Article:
Additional efforts and resources are needed to strengthen socio-educational and psychotherapeutic institutions and alternative school projects that look after kids, he said.
Especially as the more fragile children are becoming more "paranoid" and harder to get through to, he added.
"It's much harder to talk to them about what they are suffering inside," said Wenger.
By exteriorising pain and hurt, youngsters find problems easier to deal with, thus creating enemies and the need to carry weapons, he added.
"I don't think repression or sanctions will change much for this group of adolescents," he said.
And is the carrying of knives set to get worse, like in Britain?
"We could imagine that we are taking the same direction as other countries, like Britain, but not the same proportions as over there," he said.
"After a while the phenomenon will slowly peter out and kids will find another way of defending themselves. Whether it actually does diminish or whether we have a big disaster beforehand, I can't really answer that one," said Wenger.
swissinfo, Simon Bradley in Geneva
14,045 youths (79.5% boys) were convicted of crimes in 2006, according to the Federal Statistics Office. That is up about 2,000 from 1999.
64.1% of youths convicted are Swiss.
Convictions for driving offences, attacks against people and property-related crimes have been increasing since 1999, while drug-related offences have dropped.
Police figures suggest violent youth crimes have doubled in the past eight years, but researchers say they view the numbers with caution.
Studies in Switzerland, Germany, the Netherlands and Sweden suggest people are reporting more crimes than before.
Knife crime – other countries
Britain has recently witnessed a spate of fatal knife attacks, which have sparked a debate about youth violence and gang culture in the country. In all, 54 teenagers have been murdered in London over the past two years, mostly stabbed to death.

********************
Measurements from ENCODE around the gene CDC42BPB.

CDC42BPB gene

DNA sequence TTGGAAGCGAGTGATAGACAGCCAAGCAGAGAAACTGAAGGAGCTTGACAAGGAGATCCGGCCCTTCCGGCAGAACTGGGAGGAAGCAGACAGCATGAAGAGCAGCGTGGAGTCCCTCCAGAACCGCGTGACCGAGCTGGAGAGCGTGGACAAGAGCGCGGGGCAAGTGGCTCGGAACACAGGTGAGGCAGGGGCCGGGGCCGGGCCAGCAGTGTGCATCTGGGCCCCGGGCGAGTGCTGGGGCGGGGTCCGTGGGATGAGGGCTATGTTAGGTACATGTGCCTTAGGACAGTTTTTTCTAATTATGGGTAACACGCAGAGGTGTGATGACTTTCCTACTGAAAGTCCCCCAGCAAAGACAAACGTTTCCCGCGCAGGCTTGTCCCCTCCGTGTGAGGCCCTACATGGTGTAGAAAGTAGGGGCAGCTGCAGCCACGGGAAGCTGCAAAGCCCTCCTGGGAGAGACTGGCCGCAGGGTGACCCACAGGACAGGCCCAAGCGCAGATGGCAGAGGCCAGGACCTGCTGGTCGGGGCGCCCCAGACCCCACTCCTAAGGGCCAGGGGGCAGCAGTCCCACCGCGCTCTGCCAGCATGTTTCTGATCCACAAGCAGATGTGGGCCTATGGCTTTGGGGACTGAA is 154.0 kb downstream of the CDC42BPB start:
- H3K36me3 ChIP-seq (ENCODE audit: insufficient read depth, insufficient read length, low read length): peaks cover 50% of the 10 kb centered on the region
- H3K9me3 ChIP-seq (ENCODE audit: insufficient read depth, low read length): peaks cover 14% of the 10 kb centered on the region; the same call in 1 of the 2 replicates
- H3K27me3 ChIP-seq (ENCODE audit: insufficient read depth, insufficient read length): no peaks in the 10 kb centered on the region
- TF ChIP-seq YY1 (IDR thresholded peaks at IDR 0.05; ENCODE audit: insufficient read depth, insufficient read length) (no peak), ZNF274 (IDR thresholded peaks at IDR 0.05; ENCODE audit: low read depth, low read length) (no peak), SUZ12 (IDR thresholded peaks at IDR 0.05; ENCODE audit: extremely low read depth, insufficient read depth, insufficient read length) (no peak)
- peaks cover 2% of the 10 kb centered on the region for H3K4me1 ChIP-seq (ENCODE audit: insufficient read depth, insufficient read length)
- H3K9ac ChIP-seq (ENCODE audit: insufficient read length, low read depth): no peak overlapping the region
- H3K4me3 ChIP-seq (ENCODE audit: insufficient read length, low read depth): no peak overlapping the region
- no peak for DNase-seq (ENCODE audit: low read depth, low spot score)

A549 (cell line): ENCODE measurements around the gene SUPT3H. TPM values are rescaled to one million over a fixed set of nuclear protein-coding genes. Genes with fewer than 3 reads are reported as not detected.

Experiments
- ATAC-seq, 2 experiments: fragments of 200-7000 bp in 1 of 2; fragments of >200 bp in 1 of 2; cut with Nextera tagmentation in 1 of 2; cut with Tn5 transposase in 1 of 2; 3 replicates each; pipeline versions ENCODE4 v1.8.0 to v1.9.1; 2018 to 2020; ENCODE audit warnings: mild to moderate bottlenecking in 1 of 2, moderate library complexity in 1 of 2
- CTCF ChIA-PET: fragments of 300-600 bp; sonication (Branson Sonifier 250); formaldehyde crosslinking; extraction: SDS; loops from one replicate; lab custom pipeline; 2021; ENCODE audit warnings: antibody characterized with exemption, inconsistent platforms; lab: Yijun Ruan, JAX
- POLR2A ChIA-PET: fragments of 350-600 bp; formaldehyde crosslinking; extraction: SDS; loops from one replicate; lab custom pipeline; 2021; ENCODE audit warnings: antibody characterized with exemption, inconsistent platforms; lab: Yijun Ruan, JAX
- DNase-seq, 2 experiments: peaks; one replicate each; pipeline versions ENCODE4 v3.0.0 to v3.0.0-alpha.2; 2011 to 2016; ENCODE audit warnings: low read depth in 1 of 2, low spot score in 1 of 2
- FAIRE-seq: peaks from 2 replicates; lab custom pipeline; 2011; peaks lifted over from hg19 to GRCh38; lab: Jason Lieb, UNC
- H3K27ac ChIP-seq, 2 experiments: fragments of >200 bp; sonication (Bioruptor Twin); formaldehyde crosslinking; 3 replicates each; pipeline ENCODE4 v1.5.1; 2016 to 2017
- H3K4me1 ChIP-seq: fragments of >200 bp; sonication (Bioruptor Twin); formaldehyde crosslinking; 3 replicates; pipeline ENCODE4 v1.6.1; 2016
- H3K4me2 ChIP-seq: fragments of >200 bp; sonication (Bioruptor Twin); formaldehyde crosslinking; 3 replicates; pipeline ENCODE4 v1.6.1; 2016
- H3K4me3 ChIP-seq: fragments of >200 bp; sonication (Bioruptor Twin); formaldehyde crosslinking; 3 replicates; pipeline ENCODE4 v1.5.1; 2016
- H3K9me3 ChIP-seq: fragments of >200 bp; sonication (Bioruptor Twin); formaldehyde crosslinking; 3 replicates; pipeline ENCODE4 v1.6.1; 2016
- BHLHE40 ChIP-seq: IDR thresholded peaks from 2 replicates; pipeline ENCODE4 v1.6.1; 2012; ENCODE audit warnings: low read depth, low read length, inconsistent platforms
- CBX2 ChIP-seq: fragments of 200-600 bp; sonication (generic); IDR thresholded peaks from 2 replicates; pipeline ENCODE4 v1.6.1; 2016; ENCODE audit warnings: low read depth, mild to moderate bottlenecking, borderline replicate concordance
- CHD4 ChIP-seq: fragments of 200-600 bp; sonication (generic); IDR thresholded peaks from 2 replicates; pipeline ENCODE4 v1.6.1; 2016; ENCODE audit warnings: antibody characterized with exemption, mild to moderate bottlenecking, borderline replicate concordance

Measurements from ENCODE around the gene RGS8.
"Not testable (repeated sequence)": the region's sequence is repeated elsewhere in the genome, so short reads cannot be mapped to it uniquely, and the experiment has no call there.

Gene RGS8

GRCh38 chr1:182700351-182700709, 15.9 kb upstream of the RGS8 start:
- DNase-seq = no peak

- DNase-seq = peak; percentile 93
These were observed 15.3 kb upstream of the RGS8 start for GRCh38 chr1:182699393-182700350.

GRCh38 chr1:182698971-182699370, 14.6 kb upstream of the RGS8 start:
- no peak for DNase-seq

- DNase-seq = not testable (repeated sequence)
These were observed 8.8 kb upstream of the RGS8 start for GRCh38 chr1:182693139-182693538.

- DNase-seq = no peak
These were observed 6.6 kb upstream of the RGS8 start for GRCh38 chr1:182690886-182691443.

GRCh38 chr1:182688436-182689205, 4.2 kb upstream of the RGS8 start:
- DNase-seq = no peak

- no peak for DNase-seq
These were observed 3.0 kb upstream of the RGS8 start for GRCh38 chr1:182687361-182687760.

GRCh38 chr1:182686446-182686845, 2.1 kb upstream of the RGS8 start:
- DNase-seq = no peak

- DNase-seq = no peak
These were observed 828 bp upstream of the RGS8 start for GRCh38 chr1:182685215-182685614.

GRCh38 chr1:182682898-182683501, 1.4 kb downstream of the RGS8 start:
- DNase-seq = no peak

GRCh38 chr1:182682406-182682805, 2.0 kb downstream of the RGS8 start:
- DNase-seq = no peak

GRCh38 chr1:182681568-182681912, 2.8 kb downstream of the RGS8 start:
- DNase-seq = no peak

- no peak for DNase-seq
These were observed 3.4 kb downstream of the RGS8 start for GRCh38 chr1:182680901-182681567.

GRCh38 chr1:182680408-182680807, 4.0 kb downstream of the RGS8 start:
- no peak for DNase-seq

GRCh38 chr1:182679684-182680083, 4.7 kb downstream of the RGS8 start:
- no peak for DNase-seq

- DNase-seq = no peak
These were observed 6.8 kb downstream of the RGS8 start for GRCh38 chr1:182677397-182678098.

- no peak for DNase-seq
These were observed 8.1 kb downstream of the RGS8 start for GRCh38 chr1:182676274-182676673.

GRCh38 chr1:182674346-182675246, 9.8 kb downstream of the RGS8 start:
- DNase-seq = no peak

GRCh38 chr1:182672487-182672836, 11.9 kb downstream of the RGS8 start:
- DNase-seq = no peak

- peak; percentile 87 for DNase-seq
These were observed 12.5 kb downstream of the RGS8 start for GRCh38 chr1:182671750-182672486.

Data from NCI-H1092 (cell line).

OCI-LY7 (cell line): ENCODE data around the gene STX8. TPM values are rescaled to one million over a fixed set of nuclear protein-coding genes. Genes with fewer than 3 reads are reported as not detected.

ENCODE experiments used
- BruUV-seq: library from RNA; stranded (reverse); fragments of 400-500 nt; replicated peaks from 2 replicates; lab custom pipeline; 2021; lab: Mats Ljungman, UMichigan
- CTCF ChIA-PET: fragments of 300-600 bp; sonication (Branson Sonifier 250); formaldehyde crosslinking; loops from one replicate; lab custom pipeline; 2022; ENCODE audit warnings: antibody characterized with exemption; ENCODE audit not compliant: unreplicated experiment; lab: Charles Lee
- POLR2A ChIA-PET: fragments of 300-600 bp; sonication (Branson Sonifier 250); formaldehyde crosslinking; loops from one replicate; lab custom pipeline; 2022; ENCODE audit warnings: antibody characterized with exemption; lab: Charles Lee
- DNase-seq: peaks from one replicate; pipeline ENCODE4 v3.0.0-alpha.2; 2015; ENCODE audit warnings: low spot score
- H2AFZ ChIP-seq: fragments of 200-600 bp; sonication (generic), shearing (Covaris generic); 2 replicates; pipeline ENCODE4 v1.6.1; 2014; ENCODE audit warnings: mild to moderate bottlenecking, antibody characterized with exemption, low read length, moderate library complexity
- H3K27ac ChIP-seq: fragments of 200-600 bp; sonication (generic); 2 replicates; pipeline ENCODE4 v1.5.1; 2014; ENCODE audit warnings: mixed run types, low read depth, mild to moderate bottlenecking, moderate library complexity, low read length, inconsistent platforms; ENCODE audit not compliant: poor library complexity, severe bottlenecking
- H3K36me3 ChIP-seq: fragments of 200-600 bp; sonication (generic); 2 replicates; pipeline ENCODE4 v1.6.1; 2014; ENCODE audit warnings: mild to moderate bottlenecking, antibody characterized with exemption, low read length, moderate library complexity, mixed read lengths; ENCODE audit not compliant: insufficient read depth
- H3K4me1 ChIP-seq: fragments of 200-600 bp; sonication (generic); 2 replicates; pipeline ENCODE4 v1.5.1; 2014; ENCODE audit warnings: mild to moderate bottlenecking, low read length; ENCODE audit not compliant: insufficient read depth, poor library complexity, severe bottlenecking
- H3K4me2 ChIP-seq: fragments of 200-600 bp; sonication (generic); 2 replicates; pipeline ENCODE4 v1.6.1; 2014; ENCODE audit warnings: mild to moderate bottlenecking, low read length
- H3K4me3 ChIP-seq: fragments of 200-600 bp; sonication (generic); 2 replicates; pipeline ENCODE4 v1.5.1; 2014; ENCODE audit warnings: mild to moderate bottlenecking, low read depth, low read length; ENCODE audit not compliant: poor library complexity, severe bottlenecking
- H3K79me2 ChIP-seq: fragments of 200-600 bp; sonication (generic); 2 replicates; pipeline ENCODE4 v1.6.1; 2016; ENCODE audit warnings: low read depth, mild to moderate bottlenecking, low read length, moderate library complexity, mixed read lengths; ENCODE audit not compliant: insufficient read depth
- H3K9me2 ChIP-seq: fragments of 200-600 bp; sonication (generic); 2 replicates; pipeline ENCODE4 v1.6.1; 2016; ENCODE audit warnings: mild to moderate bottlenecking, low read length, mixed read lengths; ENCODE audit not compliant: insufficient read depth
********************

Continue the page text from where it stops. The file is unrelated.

In Spain 135 people died from knife injuries in 2007 and nearly 488,000 knives were confiscated by police. But those figures do not represent any significant change compared to previous years and guns remain the preferred lethal weapon. There is not a wave of knife crime and it does not seem to overly preoccupy the authorities or the wider community.
In Japan there is great concern about what is perceived to be a rising level of knife crime. Reports suggest that in 2007 there were 40% more knife crimes than there were five years earlier. But the numbers were still pretty low compared to other countries - fewer than 5,000 violations of the knife crime law in a country of more than 127 million people.
In Denmark there are strict rules as to the length of knives that can be carried in public and police have broad powers to search individuals without due cause. Despite these measures, the level of crime in which knives are involved has remained the same - 2-3% of all violent crime.
France has seen no equivalent of the wave of fatal stabbings in Britain. But according to Alain Bauer, France's leading criminologist, the carrying of knives and other weapons by adolescents is widespread in many poor neighbourhoods.
And if the number of murders nationwide remains relatively low (on average around 1,000 a year, of which only about 35 by minors), there has been a huge increase recently in acts of violence carried out by minors. According to Bauer, France hasn't reached the point where knife-carriers move to the actual deed. "But it's probably only a question of time."